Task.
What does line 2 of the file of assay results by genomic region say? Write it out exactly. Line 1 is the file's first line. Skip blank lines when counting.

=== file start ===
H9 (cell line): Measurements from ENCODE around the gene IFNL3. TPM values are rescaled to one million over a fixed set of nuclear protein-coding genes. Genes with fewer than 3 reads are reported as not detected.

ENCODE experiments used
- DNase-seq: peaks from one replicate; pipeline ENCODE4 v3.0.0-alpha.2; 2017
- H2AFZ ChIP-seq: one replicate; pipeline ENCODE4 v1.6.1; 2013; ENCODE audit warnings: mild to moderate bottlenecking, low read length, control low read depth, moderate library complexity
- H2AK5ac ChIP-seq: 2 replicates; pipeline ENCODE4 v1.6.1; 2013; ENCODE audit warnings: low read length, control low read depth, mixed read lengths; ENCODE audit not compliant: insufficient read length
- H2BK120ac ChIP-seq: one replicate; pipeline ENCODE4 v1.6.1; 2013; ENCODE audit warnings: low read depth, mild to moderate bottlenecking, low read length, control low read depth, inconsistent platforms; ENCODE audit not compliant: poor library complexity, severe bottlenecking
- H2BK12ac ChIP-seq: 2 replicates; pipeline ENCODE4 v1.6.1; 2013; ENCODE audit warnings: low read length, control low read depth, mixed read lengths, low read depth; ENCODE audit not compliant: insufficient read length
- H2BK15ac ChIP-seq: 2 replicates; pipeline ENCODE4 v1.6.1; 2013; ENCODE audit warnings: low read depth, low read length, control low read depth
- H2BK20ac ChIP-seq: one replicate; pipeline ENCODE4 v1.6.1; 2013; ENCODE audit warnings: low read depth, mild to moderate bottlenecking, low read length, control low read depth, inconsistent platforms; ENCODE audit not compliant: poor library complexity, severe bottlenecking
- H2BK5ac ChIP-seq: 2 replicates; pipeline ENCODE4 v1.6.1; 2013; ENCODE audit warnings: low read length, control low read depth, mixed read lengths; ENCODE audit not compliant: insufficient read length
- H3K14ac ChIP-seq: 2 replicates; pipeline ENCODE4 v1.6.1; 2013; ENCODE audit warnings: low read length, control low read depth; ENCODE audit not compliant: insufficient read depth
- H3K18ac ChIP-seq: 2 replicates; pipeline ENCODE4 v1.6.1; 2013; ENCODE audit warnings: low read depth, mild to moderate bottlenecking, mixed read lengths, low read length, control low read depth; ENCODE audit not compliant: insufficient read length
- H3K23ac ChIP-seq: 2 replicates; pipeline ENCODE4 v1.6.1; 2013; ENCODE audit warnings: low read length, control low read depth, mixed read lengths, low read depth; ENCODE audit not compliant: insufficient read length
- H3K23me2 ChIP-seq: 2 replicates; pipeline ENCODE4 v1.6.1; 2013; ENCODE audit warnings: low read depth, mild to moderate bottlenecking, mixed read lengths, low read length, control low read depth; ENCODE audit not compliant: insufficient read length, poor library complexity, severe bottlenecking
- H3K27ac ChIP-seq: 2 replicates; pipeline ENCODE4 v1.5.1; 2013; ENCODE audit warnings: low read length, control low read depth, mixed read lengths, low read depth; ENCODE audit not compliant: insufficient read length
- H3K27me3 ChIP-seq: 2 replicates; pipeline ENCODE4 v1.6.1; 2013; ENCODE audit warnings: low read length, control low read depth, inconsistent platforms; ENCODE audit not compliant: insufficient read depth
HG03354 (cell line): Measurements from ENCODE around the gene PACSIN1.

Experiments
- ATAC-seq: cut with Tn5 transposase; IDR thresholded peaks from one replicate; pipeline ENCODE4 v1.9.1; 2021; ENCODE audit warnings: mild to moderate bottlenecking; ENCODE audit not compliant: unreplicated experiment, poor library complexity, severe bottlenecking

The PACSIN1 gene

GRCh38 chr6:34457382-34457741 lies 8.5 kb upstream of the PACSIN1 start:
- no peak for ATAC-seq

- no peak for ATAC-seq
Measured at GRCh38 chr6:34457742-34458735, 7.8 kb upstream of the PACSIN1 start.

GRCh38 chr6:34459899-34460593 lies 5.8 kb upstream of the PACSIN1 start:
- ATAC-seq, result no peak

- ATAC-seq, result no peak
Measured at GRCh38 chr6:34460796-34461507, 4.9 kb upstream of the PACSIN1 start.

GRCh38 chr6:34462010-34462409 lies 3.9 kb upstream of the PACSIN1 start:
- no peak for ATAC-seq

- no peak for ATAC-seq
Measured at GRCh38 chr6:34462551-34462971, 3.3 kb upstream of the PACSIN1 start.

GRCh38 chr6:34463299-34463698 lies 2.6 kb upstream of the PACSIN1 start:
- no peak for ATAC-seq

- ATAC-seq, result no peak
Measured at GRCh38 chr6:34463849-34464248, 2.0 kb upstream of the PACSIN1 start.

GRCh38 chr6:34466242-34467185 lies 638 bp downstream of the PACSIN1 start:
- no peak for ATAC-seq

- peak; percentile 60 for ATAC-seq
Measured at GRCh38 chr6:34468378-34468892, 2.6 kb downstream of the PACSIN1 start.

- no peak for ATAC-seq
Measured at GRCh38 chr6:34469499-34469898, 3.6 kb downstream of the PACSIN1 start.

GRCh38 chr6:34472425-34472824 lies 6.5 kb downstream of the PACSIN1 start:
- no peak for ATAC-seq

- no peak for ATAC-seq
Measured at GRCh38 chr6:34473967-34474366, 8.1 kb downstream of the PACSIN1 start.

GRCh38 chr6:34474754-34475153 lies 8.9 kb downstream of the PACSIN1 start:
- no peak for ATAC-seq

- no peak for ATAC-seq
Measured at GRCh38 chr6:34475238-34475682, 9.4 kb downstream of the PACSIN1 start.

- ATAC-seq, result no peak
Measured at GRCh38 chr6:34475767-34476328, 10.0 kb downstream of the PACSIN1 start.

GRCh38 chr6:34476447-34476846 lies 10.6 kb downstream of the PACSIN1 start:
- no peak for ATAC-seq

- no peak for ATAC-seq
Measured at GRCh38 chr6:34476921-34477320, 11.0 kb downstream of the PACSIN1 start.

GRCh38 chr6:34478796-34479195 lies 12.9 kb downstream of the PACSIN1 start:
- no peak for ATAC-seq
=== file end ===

ENCODE experiments used